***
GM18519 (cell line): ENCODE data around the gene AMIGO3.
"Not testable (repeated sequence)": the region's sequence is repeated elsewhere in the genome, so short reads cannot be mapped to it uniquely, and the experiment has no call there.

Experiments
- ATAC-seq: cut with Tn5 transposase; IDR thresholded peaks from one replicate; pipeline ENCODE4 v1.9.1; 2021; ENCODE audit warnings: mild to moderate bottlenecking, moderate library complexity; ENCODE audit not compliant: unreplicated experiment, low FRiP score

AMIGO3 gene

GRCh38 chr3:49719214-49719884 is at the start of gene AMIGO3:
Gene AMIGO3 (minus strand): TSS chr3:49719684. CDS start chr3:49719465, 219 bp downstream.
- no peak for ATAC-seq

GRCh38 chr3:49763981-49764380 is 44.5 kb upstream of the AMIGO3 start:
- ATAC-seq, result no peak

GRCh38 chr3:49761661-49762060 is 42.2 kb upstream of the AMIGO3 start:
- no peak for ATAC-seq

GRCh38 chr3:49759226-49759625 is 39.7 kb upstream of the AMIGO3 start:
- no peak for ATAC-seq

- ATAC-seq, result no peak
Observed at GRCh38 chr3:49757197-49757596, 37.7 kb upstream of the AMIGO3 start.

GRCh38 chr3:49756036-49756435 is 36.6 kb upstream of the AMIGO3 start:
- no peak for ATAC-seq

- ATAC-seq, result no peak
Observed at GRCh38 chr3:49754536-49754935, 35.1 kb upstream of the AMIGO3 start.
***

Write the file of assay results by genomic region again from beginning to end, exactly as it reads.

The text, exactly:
GM18519 (cell line): ENCODE data around the gene AMIGO3.
"Not testable (repeated sequence)": the region's sequence is repeated elsewhere in the genome, so short reads cannot be mapped to it uniquely, and the experiment has no call there.

Experiments
- ATAC-seq: cut with Tn5 transposase; IDR thresholded peaks from one replicate; pipeline ENCODE4 v1.9.1; 2021; ENCODE audit warnings: mild to moderate bottlenecking, moderate library complexity; ENCODE audit not compliant: unreplicated experiment, low FRiP score

AMIGO3 gene

GRCh38 chr3:49719214-49719884 is at the start of gene AMIGO3:
Gene AMIGO3 (minus strand): TSS chr3:49719684. CDS start chr3:49719465, 219 bp downstream.
- no peak for ATAC-seq

GRCh38 chr3:49763981-49764380 is 44.5 kb upstream of the AMIGO3 start:
- ATAC-seq, result no peak

GRCh38 chr3:49761661-49762060 is 42.2 kb upstream of the AMIGO3 start:
- no peak for ATAC-seq

GRCh38 chr3:49759226-49759625 is 39.7 kb upstream of the AMIGO3 start:
- no peak for ATAC-seq

- ATAC-seq, result no peak
Observed at GRCh38 chr3:49757197-49757596, 37.7 kb upstream of the AMIGO3 start.

GRCh38 chr3:49756036-49756435 is 36.6 kb upstream of the AMIGO3 start:
- no peak for ATAC-seq

- ATAC-seq, result no peak
Observed at GRCh38 chr3:49754536-49754935, 35.1 kb upstream of the AMIGO3 start.